Considering I’m now two years into my army service with a six month race to the finish and too much thought to put to paper – I think it’s fair enough to say the time has come to become a blogger – share a little, live on the edge, write to the world – ‘cos I’m a risk taker like that.
As your average combatant soldier of the IDF knows, serving the country can get pretty tough at times. You hardly see home and don’t get enough sleep. You spend too many days going without a shower and too many hours exposed to the elements of nature. You deal with all kinds of missions and unexpected attackings. It’s kinda tiring stuff and it’s easy to lose track of things and – speaking for myself – I often feel like I’ve lost that sense of purpose and I’m stumbling in the darkness, looking for my way in some twisted forest of confusion, while tripping on tree trunks in the process. With time, my service has become a blur of of moving from border to border within the West Bank, doing the same patrols, guard duty, house arrests and whatnot – and it’s very easy to lose sight of where I’m going. I’ll find myself sitting on some mountain between a Palestinian village and a shared highway thinking about where I want to go while waiting for Ahmed to finish his tea and venture out to throw some mini-boulders at passing Israeli vehicles- you know, as he does. Most of the time I’ll just be waiting, or my day will be quiet- slightly boring – my head buzzing with questions of ‘what am I doing here?’, ‘when will I have a life as a civilian?’ and ‘why did I feel the need to enlist in the first place?’ and whatnot… thrilling thoughts – I know – but in the hours and days and months and years of guarding, they’re the type of questions popping into my mind.
Rabbi Akiva Tatz writes that inspiration is that flash of lightning in the darkness. It’s the fraction of a second when your path is lit up and instead of grappling with the blackness around you in confusion and distress, your whole way is zapped with this crazy flash of light and you’re struck with a powerful sense of direction, fulfillment and understanding all at once. The problem is that the lighting flash is just that — a millisecond of clarity followed by the same dark confusion you’ve been dealing with your whole life.
I’m very much stumbling in that haze. My service isn’t your average trip-to-the-park. Don’t let my facebook selfies fool you — the ones where I’m in my military gear looking into the distance like I’m fulfilling the Zionist dream and everything I do has meaning to it. The truth is — well firstly the truth is that I like to take cool selfies (#yolo) — but secondly that mostly I’m surrounded by these questions and this thick cloud of confusion; I’m stumbling on a road in the dark, uncertain of my whereabouts and wondering whether I need to turn right or left ,or take a step back in the direction I just came from.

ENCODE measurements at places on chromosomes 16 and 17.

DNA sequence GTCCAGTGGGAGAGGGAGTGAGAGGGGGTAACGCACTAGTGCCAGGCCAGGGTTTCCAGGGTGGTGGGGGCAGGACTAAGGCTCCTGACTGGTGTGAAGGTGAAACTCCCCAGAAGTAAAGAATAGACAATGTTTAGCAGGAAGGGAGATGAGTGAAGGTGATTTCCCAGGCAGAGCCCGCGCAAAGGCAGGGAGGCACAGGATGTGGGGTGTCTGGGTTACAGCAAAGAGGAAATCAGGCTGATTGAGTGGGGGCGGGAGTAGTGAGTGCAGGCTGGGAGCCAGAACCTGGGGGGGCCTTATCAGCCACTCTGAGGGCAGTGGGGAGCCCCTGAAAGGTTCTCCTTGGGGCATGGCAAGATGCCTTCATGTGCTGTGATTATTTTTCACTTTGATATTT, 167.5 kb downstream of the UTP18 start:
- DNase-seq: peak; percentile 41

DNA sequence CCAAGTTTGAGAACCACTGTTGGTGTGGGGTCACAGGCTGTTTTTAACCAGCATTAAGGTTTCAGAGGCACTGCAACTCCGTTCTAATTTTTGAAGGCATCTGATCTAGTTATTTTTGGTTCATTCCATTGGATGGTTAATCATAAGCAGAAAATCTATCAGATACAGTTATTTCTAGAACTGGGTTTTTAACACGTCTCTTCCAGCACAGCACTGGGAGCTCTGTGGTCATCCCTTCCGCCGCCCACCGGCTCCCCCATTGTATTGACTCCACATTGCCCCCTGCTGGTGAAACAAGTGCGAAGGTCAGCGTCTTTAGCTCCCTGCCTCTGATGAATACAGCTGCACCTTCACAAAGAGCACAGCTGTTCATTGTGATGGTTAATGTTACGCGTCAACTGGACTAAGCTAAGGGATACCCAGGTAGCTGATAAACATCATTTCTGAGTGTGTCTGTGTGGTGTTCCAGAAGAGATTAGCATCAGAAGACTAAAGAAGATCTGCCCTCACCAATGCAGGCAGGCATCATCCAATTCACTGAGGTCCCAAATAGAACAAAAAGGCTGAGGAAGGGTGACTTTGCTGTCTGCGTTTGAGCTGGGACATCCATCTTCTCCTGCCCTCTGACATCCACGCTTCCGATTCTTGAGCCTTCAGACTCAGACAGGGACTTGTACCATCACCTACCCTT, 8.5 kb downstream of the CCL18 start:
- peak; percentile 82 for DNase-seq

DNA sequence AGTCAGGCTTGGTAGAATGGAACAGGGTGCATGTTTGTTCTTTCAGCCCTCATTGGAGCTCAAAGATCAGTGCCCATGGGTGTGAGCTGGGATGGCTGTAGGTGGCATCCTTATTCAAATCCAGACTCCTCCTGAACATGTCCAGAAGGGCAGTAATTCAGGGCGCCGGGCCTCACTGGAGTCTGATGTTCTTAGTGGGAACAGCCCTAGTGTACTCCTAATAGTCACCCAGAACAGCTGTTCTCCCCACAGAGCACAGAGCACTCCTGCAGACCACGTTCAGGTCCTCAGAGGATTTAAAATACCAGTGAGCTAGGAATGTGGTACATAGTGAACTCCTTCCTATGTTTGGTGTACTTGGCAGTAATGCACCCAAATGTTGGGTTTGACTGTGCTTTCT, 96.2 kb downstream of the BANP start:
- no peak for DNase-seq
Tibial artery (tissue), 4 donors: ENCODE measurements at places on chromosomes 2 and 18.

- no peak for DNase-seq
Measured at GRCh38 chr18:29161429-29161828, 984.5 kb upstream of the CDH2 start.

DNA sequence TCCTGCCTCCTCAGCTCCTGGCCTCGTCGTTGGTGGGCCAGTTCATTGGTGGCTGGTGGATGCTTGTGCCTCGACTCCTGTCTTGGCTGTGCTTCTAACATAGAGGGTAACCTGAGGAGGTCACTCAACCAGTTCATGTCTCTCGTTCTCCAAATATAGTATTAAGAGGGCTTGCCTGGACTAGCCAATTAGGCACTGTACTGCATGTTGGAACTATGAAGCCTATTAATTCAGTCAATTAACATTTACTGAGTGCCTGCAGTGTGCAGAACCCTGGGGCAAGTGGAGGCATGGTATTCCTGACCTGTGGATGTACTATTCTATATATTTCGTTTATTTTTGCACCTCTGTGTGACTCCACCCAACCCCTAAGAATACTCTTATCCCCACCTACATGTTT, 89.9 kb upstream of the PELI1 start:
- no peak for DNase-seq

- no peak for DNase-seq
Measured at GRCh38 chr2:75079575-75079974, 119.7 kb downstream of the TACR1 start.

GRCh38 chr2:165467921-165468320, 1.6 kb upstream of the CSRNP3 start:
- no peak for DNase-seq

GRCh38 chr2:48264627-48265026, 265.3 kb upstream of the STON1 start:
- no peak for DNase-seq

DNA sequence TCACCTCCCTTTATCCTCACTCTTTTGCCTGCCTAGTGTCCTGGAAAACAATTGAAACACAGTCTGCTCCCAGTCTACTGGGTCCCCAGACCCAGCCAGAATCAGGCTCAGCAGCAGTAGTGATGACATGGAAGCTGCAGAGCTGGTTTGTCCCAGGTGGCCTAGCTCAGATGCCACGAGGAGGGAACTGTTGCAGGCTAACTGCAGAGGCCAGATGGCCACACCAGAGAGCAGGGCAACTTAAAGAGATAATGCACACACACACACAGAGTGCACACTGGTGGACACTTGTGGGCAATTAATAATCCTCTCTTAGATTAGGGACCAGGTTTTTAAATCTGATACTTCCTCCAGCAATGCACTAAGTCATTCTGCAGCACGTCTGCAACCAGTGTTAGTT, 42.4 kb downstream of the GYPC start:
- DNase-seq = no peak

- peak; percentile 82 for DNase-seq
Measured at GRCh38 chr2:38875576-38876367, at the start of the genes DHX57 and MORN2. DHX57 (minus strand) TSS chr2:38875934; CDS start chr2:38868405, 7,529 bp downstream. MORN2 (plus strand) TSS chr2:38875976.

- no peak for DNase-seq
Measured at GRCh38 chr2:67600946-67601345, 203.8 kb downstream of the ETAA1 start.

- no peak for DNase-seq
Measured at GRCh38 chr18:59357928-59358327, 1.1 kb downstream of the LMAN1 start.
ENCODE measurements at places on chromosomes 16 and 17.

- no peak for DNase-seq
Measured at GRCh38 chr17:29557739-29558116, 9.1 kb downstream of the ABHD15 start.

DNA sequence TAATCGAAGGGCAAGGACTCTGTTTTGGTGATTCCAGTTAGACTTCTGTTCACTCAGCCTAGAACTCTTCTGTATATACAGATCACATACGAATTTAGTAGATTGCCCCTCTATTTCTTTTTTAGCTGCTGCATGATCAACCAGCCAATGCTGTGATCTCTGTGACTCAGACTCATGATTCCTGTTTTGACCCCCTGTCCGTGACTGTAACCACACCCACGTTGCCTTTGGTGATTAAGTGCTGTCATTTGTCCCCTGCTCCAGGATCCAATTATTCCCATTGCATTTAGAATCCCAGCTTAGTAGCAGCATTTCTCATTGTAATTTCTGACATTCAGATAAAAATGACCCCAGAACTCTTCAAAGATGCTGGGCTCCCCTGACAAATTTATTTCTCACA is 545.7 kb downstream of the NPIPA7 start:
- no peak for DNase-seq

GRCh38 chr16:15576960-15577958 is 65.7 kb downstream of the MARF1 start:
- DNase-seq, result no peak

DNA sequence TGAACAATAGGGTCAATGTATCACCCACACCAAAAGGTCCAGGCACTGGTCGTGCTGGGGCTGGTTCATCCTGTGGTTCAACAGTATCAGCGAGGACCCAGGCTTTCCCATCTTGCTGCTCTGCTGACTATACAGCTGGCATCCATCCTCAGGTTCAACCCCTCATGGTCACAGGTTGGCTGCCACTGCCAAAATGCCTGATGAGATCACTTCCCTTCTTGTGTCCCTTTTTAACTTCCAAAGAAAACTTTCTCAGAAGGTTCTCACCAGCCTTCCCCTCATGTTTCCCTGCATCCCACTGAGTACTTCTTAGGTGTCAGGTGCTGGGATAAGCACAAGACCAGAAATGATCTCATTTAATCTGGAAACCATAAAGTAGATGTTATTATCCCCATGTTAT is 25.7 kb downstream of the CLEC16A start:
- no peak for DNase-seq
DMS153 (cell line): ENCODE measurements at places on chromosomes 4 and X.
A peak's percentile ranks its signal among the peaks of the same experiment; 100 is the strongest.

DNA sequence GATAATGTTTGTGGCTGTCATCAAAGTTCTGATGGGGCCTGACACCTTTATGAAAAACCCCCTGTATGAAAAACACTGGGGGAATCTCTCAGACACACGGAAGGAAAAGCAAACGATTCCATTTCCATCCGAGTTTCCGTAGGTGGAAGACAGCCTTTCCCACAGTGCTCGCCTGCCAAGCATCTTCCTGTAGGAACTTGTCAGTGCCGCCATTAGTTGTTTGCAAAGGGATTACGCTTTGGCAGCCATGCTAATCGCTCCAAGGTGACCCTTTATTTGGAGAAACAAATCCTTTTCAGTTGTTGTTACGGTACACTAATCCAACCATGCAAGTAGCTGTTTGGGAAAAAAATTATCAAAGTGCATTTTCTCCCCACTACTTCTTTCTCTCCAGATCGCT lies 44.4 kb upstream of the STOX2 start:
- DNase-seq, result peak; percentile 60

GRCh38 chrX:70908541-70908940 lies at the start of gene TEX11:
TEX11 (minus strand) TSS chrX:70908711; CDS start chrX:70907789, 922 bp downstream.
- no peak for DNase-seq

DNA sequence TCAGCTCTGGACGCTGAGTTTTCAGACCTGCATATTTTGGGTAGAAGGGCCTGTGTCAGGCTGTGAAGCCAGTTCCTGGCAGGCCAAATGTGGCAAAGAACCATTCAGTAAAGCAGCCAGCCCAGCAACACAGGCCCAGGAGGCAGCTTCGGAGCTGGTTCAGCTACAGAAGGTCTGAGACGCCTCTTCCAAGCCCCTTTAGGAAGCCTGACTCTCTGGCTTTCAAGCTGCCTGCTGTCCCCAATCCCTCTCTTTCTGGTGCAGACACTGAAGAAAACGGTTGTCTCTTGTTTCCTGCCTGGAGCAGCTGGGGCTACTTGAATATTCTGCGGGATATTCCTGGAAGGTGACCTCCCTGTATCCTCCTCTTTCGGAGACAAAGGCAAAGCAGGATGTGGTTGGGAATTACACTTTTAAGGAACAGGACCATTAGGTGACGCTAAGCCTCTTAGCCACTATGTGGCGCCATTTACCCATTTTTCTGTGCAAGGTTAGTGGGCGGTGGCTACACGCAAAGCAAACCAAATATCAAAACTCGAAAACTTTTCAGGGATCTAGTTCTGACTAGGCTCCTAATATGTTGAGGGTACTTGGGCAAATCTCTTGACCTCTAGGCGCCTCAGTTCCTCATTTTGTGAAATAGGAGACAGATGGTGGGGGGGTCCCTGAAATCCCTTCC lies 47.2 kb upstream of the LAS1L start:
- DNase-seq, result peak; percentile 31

But then it lights up. I’ll be in the middle of an eight hour patrol and suddenly I get struck by the realisation that I’ve been given and have taken the opportunity to do something great. I threw a spanner in the works by joining the IDF but it’s changed my life in incredible ways. I’m living a ridiculously blessed life with my amazing family in the land promised to our forefathers and I’m serving a nation, people and country that I belong to and belong to me. It’s as sharp as lightning and as powerful as clarity on steroids. And I love it. So though the flash is just that and my darkness will consume me again — I walk with the knowledge that all this is for a purpose. I’m doing what I’m doing because it’s something bigger than myself and it’s a means of creating a closer connection to the land that I’m crazy about, and a people who still exist despite all odds against us. I know as I keep walking that this has and will continue to contribute to my better understanding of who I am, what I stand for, why I find myself here in the service that I chose and why sometimes stepping out of your stereotype and challenging yourself in every way while walking forward to an unknown destination can be the best thing you can do with your life.
Anyway — those are just my thoughts based on the bursts of light I’ve seen thus far — in the meantime I’ve returned to my dark road, probably took the wrong turn and just tripped over another branch in the process. I’ve gone back to join the rest of those people out there grappling in the darkness on paths of uncertainty leading to who knows where and waiting